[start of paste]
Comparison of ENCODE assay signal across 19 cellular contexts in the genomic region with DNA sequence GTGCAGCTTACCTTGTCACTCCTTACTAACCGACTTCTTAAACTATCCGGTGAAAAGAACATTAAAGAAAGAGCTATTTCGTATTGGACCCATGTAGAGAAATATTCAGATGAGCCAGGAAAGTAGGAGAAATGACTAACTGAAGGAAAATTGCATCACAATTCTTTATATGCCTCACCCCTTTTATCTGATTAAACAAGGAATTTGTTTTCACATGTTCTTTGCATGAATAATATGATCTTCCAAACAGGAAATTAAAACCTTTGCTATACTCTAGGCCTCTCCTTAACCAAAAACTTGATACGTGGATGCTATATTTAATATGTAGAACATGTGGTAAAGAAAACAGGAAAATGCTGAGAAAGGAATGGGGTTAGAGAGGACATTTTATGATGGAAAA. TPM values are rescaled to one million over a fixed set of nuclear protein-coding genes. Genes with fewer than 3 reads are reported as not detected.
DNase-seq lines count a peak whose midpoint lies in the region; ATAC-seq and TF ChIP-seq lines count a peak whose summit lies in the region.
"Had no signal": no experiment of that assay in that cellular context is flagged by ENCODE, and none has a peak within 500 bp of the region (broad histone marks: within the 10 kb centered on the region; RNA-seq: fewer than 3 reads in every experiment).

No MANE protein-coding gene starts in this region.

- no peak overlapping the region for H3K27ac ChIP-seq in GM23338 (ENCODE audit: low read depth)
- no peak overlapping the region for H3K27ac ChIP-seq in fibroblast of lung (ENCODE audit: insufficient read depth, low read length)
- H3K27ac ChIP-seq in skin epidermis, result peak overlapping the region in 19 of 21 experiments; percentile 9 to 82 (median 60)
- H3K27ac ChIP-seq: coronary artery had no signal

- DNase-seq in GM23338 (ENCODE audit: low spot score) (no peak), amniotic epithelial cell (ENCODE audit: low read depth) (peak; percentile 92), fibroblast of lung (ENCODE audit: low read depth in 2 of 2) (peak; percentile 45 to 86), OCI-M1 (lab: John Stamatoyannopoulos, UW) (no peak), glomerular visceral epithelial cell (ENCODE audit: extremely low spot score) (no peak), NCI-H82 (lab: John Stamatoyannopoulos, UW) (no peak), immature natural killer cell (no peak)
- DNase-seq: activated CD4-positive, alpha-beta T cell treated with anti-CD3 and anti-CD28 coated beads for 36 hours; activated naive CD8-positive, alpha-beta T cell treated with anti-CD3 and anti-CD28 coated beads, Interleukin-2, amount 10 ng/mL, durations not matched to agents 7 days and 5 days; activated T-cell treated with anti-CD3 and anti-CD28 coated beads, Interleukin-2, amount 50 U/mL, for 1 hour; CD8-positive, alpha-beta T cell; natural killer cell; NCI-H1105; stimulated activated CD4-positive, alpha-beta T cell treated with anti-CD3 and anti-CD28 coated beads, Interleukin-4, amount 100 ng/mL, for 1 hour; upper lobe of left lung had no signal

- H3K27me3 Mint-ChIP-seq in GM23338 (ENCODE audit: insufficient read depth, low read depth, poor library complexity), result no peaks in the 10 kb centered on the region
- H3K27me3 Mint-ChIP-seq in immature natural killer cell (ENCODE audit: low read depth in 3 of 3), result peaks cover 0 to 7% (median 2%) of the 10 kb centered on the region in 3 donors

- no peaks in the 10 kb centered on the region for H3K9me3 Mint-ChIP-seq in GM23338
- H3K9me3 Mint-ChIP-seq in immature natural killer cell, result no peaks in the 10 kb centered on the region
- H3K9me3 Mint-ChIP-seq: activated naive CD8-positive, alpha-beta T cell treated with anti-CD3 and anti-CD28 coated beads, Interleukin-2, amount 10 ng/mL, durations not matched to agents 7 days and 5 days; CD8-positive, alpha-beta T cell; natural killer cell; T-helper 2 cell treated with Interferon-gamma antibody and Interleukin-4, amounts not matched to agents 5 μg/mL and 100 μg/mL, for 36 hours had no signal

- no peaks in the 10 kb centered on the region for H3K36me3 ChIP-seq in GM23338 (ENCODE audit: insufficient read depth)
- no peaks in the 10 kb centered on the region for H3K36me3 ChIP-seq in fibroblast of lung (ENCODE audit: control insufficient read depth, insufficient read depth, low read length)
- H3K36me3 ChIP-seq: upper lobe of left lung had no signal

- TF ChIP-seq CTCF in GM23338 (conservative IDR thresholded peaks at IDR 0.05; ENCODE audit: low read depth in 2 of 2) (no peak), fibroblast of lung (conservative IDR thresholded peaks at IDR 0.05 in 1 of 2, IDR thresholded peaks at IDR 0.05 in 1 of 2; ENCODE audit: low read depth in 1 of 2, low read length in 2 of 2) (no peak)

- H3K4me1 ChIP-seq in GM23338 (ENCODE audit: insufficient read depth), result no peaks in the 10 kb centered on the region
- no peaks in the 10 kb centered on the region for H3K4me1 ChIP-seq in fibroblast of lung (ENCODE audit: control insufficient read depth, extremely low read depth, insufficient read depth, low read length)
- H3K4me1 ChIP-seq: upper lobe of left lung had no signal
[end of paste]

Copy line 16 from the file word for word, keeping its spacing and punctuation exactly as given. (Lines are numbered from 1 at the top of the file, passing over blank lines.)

- no peaks in the 10 kb centered on the region for H3K36me3 ChIP-seq in GM23338 (ENCODE audit: insufficient read depth)